Papertrey Ink's Perfect Match System of color has various hues of the same color. We often refer to it as an "ombre" look. By using the negative shapes created by cutting the dies included in the 1960's kit as stencils and the large crosshatch stamp, you can expand the existing color palette and creative new shapes within the old ones. The results add up to a very 1960's look.

 

Stencils 1

Stencils 2

 

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Use the negative shapes created by the 1960's dies as stencils. Stamp the crosshatch stamp through the stencils to create new tones and shapes for your project.  If you didn't purchase the kit, get creative with the dies and stamps already in your stash!

–Now it's your turn!  Create a project using layered stenciled and stamped shapes in true 1960's style.  You can choose to re-create an exact project from the designer above or design your own. Your project must also incorporate at least one Papertrey product.

–Post your project on your blog, in your gallery or on any other photo-hosting site (such as photobucket or flickr).

-Add your project to the InLinkz list below.

–You will have until 7am EST, Tuesday, August 26th, to add your link to the list to be eligible to win. And you can enter as many times as you like.

Challenge-12

1960's advertising was all about grabbing your attention with a "big idea". The slogans seemed to talk directly to you, selling both confidence and the product itself. "One doesn't come without the other," they seemed say. 

Naturally, you wanted whatever they were selling in order to feel that confidence boost. Those Mad Men certainly knew how to do their jobs and land those accounts. 

Your challenge is to grab the same sort of attention on your paper crafting project. Combine a sense of order within something asymmetrical. Use bold, clashing colors and overlapping shapes with confidence. The type was thick, whimsical, and black and often placed on the lower half of the ad. Inlaid die cuts help to add a slick and sleek appearance.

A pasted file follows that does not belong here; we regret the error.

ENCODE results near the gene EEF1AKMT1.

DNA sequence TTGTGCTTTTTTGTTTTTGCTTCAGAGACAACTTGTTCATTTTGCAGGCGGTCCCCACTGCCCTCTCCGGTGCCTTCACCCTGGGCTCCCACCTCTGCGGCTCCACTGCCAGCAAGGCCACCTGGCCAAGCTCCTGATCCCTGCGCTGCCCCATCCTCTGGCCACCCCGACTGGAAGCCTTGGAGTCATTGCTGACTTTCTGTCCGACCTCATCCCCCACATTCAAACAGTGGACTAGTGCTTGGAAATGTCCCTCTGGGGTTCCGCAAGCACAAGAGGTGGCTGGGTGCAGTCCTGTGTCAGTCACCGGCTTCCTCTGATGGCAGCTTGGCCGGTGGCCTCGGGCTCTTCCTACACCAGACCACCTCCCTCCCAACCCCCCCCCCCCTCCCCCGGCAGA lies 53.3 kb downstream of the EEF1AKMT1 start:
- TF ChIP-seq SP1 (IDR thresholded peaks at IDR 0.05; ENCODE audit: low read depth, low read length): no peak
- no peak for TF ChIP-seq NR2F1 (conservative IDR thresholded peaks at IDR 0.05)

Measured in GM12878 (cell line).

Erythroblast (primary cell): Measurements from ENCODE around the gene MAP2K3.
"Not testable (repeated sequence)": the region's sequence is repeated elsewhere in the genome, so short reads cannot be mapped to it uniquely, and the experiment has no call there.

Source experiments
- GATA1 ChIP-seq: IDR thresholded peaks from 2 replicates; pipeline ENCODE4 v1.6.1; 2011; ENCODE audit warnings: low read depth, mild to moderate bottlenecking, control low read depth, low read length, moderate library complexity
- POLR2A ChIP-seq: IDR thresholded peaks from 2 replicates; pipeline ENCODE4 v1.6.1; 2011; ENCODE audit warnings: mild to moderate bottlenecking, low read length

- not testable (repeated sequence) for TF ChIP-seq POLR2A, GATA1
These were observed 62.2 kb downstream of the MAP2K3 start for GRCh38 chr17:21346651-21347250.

Advertising 1

Advertising 2

Advertising 3

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Overlap and repeat the die shapes on your project to create a 1960's advertising motif. Inlay your die cuts for a sleek look. Don't forget to use bold color choices, almost to the point of clashing, and black ink on your sentiments.

–Now it's your turn!  Create a project that's inspired by 1960's advertising.  You can choose to re-create an exact project from the designer above or design your own. Your project must also incorporate at least one Papertrey product.

–Post your project on your blog, in your gallery or on any other photo-hosting site (such as photobucket or flickr).

-Add your project to the InLinkz list below.

–You will have until 7am EST, Tuesday, August 26th, to add your link to the list to be eligible to win. And you can enter as many times as you like.

The-Fine-Print

–As a reminder, you will have until 7am EST, Tuesday, August 26th, to add your link to the list to be eligible to win. And you can enter as many times as you like.

–TWO randomly selected winners will be chosen from ALL the entries within this list on Tuesday,  August 26th. The winners will be posted on our Tuesday night Stamp-a-faire winners page at 9pm EST.  The randomly selected winners will each get a $25 PTI gift certificate to spend however they like!

Thanks for joining Erin Lincoln on this journey!  We look forward to seeing your projects!

Nichole Heady

Author Nichole Heady